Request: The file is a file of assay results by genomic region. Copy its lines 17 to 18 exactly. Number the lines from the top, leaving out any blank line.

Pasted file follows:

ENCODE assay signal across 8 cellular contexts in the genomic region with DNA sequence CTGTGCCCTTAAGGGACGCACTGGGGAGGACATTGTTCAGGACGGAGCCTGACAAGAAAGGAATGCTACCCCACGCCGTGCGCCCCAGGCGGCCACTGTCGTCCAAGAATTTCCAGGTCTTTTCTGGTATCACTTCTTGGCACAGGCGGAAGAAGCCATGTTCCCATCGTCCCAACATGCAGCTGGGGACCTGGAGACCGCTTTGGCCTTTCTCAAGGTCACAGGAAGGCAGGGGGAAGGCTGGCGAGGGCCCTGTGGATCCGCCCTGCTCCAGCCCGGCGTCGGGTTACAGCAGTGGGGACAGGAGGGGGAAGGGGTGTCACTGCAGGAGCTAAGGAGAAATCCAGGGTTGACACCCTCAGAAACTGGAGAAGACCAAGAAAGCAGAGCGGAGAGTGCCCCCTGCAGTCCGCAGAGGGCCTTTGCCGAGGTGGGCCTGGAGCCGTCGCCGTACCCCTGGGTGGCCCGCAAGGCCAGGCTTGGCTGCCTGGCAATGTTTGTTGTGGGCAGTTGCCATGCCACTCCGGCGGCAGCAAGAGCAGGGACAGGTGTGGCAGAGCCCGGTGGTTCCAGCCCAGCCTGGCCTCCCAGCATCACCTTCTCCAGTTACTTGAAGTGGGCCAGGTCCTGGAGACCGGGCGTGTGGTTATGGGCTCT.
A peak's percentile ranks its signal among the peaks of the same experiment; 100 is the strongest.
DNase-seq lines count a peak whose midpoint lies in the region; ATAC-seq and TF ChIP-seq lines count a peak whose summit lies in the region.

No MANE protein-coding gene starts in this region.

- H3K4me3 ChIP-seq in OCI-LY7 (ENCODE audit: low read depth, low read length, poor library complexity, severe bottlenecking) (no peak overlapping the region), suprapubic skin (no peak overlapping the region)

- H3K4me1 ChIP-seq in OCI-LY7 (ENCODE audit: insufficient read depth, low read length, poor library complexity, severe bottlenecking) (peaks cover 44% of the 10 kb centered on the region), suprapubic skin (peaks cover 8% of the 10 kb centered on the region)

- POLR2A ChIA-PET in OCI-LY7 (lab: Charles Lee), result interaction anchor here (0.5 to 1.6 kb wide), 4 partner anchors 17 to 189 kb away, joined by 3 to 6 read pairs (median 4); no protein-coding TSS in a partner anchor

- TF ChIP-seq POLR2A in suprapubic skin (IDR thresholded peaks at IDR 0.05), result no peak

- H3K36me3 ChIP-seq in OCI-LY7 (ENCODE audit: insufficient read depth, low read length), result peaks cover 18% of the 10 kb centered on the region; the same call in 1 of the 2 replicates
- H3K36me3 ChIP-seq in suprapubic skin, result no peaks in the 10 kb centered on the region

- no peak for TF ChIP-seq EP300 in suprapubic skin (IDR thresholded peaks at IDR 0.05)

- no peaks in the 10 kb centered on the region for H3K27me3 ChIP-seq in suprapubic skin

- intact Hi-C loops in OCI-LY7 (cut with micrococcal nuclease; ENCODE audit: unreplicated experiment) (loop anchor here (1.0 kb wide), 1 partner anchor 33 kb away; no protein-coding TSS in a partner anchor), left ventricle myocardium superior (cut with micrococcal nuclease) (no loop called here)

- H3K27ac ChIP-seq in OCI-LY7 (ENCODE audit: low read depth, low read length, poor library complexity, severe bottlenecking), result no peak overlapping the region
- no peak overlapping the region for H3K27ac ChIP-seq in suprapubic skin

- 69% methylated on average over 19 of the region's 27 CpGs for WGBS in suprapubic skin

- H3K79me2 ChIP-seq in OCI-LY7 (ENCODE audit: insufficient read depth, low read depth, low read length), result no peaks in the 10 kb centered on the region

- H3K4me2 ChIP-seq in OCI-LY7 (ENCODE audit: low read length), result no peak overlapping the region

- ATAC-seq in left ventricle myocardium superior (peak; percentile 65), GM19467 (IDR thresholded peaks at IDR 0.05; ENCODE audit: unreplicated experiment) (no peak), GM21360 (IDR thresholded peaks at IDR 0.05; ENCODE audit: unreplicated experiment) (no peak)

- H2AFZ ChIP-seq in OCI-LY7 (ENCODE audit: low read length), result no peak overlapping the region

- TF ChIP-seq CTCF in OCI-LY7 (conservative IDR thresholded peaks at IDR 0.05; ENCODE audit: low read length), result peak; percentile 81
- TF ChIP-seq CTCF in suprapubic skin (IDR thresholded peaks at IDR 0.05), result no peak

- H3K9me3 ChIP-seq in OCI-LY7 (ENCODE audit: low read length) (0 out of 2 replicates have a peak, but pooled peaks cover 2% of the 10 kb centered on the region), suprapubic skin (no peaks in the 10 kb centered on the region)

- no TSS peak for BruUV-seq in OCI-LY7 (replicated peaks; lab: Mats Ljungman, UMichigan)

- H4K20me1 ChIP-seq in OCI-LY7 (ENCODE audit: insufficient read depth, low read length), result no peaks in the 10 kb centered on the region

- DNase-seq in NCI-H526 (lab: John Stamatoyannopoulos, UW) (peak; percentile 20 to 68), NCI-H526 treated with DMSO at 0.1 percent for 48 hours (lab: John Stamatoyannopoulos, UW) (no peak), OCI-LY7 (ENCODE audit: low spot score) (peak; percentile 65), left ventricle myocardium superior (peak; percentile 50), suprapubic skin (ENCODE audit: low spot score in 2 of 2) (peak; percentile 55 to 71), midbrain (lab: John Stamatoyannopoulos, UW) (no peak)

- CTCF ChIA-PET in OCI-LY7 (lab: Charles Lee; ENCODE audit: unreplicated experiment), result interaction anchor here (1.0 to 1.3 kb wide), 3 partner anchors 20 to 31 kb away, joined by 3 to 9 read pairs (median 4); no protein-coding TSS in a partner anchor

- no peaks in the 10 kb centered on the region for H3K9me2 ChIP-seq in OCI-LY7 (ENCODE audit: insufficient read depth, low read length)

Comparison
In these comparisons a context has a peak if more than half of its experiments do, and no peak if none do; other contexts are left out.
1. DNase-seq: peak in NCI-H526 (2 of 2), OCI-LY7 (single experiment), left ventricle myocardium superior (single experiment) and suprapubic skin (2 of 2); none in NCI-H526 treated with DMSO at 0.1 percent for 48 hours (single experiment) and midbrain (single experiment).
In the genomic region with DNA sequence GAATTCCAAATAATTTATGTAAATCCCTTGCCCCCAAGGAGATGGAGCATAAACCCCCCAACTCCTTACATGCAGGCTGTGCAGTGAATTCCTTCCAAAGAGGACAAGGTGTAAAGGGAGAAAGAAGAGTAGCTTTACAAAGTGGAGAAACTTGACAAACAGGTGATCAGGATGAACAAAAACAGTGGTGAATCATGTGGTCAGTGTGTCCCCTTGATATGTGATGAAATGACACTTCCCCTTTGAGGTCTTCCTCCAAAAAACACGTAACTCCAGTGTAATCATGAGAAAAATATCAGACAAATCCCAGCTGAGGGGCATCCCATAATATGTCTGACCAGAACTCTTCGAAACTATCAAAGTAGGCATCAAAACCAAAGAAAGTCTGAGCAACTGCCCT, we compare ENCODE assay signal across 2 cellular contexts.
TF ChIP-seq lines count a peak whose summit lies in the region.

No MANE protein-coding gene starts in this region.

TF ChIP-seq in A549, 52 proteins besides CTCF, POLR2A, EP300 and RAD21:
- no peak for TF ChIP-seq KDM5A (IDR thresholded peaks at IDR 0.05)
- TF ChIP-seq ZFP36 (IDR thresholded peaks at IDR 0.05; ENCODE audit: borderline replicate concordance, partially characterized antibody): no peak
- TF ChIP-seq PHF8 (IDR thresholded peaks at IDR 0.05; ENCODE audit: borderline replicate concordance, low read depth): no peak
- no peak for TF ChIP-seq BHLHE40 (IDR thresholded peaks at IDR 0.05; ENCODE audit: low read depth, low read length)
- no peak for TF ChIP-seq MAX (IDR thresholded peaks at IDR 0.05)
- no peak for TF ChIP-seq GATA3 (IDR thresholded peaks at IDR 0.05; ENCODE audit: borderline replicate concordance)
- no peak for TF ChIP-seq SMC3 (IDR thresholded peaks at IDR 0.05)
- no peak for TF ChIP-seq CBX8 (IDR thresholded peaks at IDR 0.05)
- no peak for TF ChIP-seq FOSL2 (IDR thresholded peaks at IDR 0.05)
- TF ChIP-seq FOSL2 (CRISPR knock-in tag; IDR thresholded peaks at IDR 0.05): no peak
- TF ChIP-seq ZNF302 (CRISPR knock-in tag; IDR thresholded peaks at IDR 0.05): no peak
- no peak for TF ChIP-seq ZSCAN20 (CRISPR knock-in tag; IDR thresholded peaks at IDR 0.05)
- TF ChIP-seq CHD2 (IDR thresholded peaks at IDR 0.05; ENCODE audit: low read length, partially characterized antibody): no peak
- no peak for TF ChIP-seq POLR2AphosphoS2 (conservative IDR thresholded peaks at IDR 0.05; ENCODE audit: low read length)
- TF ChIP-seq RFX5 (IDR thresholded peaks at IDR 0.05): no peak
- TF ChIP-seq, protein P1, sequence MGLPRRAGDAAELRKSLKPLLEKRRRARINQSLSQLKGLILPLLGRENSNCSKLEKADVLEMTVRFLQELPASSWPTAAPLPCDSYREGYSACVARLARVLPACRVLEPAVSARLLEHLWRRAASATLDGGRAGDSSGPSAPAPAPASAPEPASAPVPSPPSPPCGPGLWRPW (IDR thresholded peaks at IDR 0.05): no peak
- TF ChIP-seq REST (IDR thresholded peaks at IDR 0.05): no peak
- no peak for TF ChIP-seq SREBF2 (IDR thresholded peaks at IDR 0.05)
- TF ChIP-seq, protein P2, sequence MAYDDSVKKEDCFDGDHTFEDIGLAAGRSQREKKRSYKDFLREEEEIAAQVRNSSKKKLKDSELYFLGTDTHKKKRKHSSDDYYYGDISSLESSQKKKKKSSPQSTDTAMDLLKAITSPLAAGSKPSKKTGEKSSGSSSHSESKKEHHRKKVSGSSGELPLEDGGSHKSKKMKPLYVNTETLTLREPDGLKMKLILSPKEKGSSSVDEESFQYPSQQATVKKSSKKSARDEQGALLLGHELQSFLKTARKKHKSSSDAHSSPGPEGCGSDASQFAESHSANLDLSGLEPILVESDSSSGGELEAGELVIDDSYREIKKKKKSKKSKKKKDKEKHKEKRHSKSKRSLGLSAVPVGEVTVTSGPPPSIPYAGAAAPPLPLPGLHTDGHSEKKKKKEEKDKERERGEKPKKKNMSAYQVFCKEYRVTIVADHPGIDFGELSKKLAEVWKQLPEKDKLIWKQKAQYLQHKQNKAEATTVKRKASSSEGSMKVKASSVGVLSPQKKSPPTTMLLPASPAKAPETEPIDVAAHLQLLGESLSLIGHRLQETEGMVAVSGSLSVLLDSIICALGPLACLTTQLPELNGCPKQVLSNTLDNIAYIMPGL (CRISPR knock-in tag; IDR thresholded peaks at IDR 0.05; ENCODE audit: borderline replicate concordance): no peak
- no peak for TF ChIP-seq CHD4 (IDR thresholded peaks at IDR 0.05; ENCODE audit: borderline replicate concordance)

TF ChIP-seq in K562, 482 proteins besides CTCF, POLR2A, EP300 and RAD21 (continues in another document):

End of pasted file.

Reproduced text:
- H3K79me2 ChIP-seq in OCI-LY7 (ENCODE audit: insufficient read depth, low read depth, low read length), result no peaks in the 10 kb centered on the region

- H3K4me2 ChIP-seq in OCI-LY7 (ENCODE audit: low read length), result no peak overlapping the region